Buying a home in Tenafly, Teaneck, Englewood, Cresskill or elsewhere in Bergen County? Then you should do a tank sweep inspection to check for an abandoned underground oil tank. What, you may ask, is a tank sweep test?
Frankly, I didn’t know about this and was never told to have a tank sweep test done until recently. However, I now advise all my clients to do a tank sweep.
Why Do A Tank Sweep Inspection
A tank sweep is considered the best way to locate unknown abandoned oil tanks under ground. Years ago no one worried about oil tanks. Homeowners never gave it a thought. Tanks were just disconnected and closed up when heat was changed from oil to gas fuel. This is why many homeowners who’ve lived in their homes for decades have no idea what happened.
Homes are often put up for sale when children have grown up and it’s time to down size. These sellers almost always have no idea what happened when the house converted from oil to gas. Here is something else too: What if before there were homes, the land was a farm. Farmers used oil tanks to heat their houses too.
Farm homes used oil for years longer than elsewhere because gas lines came late to farm country. They heated barns with small oil tanks during the winter too. This is where they worked on rebuilding tractor motors, fixing broken equipment etc during the winter. The Great Depression contributed to this too. Home businesses were run from garages. Some were heated using small underground oil tanks. This is why a tank sweep test should be part of your home inspection.
Advice For Sellers
If you own a home, do a tank sweep too. Not only for peace of mind but it will help build value when you sell your home and if a nd tank is discovered, dealing with it sooner than later is always best. Constructed of metal, these old underground oil tanks are past their life time. It’s possible, as a result, that they can leak. Even a small pin hole leak can cost several thousands of dollars to remedy. While no one wants to look for trouble, the sooner you do a tank sweep inspection the less damage a leaking oil tank can do.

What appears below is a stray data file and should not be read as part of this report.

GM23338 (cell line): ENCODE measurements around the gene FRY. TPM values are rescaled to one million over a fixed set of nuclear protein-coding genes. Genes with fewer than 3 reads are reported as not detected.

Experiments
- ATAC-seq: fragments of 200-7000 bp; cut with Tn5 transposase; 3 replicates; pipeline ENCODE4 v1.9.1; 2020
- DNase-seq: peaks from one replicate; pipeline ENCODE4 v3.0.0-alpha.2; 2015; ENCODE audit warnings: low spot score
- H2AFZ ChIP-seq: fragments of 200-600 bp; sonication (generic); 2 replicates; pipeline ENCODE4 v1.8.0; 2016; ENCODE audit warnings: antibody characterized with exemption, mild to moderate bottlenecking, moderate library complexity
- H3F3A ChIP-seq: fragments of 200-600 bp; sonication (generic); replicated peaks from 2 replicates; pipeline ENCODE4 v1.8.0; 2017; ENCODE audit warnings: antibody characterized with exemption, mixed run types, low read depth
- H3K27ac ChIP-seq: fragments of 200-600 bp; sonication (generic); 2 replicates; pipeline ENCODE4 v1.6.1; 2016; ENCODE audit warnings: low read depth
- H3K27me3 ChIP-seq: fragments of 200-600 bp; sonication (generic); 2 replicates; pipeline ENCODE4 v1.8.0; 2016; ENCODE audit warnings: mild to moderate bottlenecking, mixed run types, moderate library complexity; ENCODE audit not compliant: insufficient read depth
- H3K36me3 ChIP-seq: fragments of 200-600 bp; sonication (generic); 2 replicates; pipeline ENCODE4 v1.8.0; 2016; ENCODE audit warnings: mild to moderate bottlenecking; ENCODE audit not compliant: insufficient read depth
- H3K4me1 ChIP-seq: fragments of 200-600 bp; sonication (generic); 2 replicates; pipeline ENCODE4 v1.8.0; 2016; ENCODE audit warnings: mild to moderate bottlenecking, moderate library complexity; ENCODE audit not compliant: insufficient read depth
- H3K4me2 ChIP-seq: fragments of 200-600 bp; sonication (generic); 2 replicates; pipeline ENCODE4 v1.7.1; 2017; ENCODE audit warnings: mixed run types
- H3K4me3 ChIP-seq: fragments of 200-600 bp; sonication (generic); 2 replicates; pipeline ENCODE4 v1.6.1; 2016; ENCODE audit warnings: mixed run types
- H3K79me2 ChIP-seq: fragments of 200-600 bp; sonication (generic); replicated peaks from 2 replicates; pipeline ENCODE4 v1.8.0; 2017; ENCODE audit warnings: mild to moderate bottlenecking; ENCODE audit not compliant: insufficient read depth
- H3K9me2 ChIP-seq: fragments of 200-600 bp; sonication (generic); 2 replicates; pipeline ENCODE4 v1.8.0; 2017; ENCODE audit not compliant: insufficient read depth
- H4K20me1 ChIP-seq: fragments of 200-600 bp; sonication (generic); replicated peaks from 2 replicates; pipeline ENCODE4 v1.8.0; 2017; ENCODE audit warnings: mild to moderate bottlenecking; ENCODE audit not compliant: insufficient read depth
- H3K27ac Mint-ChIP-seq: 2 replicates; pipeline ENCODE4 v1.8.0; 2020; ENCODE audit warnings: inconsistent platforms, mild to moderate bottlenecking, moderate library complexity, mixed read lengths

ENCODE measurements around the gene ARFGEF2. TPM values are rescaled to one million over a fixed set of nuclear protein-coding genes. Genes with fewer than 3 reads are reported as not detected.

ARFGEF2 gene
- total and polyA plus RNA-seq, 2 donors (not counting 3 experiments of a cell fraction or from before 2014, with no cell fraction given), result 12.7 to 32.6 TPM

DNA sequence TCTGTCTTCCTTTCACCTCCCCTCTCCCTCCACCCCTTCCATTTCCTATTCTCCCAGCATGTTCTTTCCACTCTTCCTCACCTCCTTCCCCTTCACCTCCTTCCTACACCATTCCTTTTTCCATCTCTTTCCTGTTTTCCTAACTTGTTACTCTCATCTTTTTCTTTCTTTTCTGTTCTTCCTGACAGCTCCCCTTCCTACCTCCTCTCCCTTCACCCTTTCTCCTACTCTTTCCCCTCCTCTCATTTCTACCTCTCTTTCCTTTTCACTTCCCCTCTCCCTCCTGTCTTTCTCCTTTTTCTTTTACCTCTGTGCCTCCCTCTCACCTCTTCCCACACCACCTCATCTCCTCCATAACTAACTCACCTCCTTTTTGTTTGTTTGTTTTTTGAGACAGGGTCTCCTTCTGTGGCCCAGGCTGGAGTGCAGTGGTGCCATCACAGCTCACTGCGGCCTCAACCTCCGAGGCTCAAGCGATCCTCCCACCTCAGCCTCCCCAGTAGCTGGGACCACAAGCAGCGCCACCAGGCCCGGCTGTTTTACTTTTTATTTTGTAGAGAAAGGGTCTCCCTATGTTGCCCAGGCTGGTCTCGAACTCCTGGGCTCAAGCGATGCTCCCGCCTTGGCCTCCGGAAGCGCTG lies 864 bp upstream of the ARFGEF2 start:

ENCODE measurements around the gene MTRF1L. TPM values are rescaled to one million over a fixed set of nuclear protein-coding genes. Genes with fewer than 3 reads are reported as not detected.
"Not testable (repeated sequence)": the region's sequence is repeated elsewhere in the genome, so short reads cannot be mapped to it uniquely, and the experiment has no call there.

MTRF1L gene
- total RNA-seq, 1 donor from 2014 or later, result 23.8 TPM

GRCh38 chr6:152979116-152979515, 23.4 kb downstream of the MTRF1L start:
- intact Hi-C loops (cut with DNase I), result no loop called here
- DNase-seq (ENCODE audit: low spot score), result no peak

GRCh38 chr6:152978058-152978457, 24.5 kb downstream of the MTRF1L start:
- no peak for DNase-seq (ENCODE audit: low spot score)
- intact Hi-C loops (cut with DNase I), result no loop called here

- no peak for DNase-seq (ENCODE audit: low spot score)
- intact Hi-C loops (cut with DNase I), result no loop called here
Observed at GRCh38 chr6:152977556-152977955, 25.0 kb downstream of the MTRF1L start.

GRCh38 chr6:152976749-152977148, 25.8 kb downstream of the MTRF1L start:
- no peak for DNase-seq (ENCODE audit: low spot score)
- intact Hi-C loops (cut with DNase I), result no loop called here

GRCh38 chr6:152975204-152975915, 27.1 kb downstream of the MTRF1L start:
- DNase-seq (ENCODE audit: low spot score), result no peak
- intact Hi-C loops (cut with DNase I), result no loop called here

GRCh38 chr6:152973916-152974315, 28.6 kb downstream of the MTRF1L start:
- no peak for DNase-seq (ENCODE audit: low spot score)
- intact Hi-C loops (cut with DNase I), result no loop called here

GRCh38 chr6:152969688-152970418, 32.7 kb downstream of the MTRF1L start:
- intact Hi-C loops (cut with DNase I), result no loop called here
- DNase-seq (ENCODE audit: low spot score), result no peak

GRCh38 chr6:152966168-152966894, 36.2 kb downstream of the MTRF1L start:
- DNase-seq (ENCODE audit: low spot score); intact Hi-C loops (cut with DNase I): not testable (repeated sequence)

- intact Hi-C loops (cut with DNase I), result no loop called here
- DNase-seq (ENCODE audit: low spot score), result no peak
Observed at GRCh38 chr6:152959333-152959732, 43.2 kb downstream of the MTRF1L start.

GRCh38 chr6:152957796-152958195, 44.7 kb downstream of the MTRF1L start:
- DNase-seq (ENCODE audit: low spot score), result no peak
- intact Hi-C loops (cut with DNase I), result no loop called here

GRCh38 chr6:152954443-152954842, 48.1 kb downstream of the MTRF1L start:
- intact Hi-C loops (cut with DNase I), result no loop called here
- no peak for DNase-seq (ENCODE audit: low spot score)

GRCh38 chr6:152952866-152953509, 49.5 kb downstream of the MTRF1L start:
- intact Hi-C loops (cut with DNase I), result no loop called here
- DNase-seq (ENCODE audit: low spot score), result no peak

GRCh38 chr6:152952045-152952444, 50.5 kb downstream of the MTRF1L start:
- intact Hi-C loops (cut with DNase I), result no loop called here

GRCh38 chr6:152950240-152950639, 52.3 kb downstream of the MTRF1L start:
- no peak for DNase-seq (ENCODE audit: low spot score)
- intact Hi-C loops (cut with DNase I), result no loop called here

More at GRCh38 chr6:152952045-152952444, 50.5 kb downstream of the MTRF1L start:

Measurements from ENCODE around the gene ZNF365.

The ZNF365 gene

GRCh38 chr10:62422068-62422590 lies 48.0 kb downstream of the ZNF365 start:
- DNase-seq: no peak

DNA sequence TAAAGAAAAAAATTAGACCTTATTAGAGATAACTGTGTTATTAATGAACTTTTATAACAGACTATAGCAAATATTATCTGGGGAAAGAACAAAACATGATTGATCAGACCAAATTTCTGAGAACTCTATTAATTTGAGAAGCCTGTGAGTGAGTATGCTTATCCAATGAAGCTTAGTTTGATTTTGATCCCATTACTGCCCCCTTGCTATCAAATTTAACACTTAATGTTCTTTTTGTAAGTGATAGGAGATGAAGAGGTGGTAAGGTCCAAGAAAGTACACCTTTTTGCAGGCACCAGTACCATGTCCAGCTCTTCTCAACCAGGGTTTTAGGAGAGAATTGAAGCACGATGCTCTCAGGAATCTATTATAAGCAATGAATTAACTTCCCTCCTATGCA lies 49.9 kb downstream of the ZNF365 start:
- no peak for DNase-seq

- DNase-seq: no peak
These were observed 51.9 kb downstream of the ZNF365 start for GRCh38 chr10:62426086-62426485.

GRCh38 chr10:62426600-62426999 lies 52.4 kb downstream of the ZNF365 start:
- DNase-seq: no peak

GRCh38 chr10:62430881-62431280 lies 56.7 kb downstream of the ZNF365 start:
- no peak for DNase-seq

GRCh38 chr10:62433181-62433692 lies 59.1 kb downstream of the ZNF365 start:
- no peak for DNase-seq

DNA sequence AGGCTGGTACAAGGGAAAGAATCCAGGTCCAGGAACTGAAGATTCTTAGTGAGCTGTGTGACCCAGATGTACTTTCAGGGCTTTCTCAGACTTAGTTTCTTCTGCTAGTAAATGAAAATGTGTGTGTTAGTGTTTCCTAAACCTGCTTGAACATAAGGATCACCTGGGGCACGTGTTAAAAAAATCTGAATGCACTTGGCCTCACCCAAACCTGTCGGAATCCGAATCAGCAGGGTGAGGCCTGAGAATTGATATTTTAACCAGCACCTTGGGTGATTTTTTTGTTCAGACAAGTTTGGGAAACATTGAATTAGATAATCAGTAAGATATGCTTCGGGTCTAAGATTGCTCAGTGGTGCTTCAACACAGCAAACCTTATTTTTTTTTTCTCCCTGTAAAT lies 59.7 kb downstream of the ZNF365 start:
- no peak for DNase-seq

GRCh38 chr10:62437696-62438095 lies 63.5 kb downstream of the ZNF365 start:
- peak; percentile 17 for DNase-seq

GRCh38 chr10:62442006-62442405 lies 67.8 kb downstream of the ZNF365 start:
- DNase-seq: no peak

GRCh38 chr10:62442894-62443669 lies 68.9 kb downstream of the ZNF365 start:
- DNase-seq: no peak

ATS Environmental did a sweep test on a listing of mine recently. The technician examined the basement and grounds for signs of oil heat (the house is presently heated by gas) and then swept the grounds with a special metal detector that locates buried oil tanks. The entire test took about 30 minutes and he told us that everything was fine.
Lombardo Environmental is another company I recommend. This is a family run company which my customers have raved about. Whenever an oil tank has been removed, all of them have told me what a neat job Lombardo did. Budget $2,500 to remove an oil tank; this should cover permit expenses too.
Removing An Underground Oil Tank
Tanks are removed by digging them out of the ground using shovels and a backhoe. The 1st picture above shows a newly excavated abandoned underground oil tank. The 2nd picture is of an oil tank leak found by Lombardo Environmental when the tank was excavated. I was there and you could definitely smell oil in the dirt. Because of regulations, Lombardo had to stop all work, highlight the leak in orange and call the Building Department. As a result, everything was delayed. Most of the time there is no trouble. Sometimes, as in this picture, a leak is found.
Whether you are buying a home or own one, a tank sweep test is a good idea.